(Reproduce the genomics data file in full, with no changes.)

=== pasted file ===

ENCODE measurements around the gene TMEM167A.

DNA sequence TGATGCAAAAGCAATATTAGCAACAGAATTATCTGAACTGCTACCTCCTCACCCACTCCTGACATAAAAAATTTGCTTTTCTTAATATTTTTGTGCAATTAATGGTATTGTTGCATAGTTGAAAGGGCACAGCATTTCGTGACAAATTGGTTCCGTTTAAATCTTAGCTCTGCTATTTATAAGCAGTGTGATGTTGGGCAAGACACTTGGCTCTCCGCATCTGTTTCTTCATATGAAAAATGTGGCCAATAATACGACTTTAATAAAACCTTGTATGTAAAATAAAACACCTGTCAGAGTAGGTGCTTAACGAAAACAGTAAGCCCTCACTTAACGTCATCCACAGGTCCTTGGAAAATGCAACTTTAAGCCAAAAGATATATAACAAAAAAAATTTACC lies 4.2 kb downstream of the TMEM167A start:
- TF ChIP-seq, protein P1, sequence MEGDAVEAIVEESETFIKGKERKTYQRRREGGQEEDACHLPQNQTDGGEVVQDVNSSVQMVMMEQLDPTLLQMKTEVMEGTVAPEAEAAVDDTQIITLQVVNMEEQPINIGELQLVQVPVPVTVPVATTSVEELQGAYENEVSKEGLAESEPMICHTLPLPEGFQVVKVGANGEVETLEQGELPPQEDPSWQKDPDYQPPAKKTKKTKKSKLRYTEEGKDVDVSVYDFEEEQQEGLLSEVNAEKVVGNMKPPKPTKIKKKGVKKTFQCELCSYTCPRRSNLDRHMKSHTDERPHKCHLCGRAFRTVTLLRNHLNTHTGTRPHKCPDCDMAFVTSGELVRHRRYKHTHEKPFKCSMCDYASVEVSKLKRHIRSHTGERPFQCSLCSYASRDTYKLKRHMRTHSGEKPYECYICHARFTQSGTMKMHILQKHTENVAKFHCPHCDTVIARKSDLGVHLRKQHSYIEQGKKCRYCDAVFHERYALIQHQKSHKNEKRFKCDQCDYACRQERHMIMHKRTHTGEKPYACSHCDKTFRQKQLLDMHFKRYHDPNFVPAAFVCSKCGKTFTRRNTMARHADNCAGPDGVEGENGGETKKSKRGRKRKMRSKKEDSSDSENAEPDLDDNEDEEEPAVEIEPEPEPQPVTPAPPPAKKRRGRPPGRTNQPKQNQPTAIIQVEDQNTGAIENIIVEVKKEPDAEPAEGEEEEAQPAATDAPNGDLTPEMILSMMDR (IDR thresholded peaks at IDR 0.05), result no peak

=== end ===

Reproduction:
ENCODE measurements around the gene TMEM167A.

DNA sequence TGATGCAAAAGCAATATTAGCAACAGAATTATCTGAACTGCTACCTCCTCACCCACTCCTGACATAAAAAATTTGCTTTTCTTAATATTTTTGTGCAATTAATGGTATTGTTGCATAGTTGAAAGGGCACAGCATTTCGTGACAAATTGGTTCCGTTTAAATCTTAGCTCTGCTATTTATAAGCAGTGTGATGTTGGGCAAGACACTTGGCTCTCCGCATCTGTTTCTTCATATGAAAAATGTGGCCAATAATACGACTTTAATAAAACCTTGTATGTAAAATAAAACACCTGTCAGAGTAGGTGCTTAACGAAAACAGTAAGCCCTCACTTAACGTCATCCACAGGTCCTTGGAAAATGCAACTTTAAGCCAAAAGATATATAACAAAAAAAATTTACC lies 4.2 kb downstream of the TMEM167A start:
- TF ChIP-seq, protein P1, sequence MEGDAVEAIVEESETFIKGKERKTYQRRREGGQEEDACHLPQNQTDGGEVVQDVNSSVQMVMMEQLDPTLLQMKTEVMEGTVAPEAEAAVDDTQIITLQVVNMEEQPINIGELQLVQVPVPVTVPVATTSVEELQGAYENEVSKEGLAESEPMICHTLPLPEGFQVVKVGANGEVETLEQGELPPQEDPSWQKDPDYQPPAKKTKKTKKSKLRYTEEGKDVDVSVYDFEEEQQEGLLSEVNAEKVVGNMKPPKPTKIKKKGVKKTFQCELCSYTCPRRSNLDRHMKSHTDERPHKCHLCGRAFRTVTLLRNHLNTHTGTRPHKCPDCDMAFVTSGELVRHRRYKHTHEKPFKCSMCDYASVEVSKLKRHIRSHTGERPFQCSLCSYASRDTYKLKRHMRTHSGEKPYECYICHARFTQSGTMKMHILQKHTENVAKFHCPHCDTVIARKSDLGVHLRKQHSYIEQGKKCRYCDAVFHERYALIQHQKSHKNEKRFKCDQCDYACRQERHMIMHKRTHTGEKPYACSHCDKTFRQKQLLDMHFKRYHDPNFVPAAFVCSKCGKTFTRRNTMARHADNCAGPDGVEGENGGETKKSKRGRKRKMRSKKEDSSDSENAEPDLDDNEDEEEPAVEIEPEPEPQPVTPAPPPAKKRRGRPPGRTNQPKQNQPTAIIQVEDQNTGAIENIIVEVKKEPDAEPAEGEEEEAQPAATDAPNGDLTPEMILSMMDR (IDR thresholded peaks at IDR 0.05), result no peak